Students living in a paperless world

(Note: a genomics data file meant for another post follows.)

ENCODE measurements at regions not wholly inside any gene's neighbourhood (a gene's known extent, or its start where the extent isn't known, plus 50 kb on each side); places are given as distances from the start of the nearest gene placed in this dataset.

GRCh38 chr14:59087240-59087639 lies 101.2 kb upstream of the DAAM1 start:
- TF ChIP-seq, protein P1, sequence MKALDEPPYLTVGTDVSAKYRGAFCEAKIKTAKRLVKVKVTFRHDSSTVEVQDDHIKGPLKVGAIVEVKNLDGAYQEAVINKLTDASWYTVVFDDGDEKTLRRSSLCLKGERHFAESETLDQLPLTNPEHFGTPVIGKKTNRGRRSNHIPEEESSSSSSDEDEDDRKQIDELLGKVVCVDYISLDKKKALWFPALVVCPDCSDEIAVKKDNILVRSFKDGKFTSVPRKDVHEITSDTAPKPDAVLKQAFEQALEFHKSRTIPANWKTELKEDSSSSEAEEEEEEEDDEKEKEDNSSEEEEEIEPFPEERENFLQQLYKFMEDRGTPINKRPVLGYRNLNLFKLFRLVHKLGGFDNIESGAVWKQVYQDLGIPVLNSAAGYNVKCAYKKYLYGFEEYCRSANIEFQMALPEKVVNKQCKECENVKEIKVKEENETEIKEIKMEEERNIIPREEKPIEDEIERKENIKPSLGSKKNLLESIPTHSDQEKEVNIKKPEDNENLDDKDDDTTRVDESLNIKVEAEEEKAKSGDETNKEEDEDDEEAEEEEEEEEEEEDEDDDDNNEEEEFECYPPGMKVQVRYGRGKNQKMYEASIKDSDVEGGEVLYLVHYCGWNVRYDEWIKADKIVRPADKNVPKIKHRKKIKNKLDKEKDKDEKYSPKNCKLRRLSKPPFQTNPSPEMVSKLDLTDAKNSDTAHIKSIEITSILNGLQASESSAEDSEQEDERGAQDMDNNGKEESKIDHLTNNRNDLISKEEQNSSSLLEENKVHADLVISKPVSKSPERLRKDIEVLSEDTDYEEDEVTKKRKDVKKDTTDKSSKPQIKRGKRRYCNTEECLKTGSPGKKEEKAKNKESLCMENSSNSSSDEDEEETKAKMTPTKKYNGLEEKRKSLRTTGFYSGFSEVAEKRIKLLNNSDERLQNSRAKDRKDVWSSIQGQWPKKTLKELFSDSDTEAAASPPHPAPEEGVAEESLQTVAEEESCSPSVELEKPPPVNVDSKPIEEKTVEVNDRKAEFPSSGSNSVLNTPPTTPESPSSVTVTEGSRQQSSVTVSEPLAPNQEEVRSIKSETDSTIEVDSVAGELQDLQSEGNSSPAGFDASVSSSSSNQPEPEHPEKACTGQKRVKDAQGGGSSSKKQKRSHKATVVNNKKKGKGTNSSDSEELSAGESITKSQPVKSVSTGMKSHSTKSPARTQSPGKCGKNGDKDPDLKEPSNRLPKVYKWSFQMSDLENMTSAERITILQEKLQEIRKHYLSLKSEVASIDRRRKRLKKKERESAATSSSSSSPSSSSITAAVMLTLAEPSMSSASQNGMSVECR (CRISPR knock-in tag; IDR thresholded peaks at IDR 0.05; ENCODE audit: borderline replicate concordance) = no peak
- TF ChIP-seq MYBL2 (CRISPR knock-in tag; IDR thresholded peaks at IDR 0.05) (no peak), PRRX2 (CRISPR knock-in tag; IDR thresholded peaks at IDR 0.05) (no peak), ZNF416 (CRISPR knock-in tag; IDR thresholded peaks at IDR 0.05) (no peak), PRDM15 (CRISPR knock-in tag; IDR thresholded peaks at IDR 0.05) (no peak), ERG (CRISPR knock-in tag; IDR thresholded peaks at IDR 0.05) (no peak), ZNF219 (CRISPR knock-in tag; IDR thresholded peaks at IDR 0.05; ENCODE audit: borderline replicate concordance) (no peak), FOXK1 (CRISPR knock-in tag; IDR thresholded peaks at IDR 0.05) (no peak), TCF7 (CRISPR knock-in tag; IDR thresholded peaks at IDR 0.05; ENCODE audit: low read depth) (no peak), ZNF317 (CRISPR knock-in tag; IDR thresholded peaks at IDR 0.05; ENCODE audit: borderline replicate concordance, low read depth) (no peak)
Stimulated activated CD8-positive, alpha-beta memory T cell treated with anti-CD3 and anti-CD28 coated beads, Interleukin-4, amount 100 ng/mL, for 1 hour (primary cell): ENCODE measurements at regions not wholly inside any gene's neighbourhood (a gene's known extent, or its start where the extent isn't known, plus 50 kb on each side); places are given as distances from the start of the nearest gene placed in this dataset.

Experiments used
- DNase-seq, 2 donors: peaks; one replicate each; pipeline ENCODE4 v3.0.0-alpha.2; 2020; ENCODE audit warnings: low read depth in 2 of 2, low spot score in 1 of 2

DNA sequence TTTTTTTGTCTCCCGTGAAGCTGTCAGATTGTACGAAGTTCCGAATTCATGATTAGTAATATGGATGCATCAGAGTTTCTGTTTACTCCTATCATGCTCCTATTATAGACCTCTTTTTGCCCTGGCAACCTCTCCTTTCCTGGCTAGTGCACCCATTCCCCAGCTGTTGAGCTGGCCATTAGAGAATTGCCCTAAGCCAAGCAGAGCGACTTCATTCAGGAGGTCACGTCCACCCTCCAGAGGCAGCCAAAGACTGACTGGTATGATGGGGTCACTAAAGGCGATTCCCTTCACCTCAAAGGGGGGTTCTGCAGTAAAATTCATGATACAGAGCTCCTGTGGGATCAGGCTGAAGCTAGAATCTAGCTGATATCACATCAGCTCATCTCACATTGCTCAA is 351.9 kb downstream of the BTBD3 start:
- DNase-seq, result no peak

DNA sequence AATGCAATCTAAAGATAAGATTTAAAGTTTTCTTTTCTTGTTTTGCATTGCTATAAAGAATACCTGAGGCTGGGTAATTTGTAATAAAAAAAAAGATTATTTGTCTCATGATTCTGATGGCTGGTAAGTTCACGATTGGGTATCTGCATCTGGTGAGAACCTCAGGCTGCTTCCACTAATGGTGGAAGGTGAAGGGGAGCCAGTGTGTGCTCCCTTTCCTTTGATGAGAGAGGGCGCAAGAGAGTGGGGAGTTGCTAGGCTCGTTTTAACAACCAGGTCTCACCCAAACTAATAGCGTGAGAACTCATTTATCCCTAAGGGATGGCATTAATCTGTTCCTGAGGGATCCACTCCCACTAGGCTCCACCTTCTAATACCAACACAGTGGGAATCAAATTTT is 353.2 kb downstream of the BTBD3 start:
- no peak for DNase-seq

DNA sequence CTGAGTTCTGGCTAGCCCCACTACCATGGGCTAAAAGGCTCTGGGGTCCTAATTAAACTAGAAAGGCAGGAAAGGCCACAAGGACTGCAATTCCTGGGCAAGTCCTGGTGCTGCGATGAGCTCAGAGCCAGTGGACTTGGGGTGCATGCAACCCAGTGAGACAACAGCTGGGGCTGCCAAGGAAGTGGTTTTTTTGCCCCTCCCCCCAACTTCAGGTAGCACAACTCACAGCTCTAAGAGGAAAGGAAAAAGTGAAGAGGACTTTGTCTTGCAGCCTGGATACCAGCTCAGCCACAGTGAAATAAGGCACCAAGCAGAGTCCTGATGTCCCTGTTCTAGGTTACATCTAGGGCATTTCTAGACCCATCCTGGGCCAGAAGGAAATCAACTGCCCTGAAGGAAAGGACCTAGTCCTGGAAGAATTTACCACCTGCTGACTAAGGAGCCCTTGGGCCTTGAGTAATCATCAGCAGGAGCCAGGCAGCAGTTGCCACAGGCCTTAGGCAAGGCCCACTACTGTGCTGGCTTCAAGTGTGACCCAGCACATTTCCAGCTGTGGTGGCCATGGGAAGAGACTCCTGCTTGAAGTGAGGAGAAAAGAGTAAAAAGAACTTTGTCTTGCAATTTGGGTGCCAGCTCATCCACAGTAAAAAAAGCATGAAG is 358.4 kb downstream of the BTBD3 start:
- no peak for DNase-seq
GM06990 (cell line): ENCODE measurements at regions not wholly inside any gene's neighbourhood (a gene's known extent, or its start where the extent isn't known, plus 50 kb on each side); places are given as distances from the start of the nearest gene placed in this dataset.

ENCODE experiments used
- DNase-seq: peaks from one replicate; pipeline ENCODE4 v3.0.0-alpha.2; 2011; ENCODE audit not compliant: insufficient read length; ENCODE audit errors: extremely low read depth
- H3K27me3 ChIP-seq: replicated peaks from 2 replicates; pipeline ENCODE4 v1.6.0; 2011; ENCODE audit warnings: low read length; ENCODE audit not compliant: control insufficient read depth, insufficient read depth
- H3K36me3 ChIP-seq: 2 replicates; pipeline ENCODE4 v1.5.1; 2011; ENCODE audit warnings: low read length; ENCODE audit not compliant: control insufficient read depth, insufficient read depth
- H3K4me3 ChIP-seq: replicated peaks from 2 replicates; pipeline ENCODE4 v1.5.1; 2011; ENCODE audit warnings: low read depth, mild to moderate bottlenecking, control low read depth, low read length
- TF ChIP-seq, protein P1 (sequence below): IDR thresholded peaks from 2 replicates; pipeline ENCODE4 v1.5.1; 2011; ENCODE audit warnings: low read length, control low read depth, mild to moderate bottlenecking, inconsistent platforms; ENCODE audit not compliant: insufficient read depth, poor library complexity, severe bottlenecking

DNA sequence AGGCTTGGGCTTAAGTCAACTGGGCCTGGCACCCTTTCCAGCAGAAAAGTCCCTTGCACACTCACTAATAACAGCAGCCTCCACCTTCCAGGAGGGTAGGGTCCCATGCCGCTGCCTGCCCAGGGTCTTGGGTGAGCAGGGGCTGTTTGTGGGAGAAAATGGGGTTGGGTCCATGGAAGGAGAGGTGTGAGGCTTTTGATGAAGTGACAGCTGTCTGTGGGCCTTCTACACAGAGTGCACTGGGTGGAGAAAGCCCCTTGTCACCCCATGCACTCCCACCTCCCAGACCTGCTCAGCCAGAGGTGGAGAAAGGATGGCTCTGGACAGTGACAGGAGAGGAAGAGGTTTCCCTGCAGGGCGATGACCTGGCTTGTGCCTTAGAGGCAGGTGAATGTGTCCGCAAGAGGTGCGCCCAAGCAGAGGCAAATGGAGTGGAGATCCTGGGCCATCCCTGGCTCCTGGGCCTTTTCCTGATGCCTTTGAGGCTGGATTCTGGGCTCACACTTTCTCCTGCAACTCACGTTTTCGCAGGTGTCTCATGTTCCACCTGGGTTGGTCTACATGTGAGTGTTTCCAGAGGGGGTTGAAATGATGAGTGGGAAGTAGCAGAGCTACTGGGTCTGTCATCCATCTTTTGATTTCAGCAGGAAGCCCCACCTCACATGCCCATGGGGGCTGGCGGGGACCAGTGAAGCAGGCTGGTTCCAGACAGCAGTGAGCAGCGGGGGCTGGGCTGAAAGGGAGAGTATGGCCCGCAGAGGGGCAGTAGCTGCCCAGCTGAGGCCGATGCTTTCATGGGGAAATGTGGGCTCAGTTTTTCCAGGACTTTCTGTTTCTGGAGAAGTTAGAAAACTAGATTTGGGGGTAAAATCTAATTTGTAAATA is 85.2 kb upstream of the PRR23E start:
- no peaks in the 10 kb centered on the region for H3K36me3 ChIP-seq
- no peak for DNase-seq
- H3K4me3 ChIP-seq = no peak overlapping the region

You really shouldn’t be reading this. No, I’m not telling you to stop reading my column. As a writer, I believe in the power of the written word, in the importance of journalism, in the First Amendment — all that jazz. What I’m really saying is that it would be a lot better, in terms of eco-friendliness, if you weren’t reading this column here, in print, on paper. According to the most recent survey by Inform, an environmental education nonprofit, paper products make up the largest share of solid waste in the United States. This country is also the largest paper consumer in the world, with one person going through an average of 663 pounds each year. It’s not that these paper products are unnecessary. Students need textbooks, and consumers need to read the news. But the past several years have seen such improvements in electronic readers and other eco-friendly technologies that a paperless world is now possible. Almost all media have begun the transition away from print. Not to state the obvious, but those of you who are holding a newspaper right now could be reading this column on The Daily Tar Heel’s website, which has seen an enormous increase in quality and traffic in recent years. In fact, some publications have shifted toward online-only content. The Christian Science Monitor only produces a print edition once a week, and CosmoGirl now exists only as a website. A similar trend has emerged in a product on which we students are unfortunately dependent: textbooks. It’s now possible to purchase and read many required textbooks online. The University should encourage this trend by educating professors, who may not be as technologically savvy as their students, about the viability of online textbooks. UNC could set a realistic goal, perhaps five years, for phasing out paper textbooks. And that ridiculously wasteful instrument of torture, the course pack, should...
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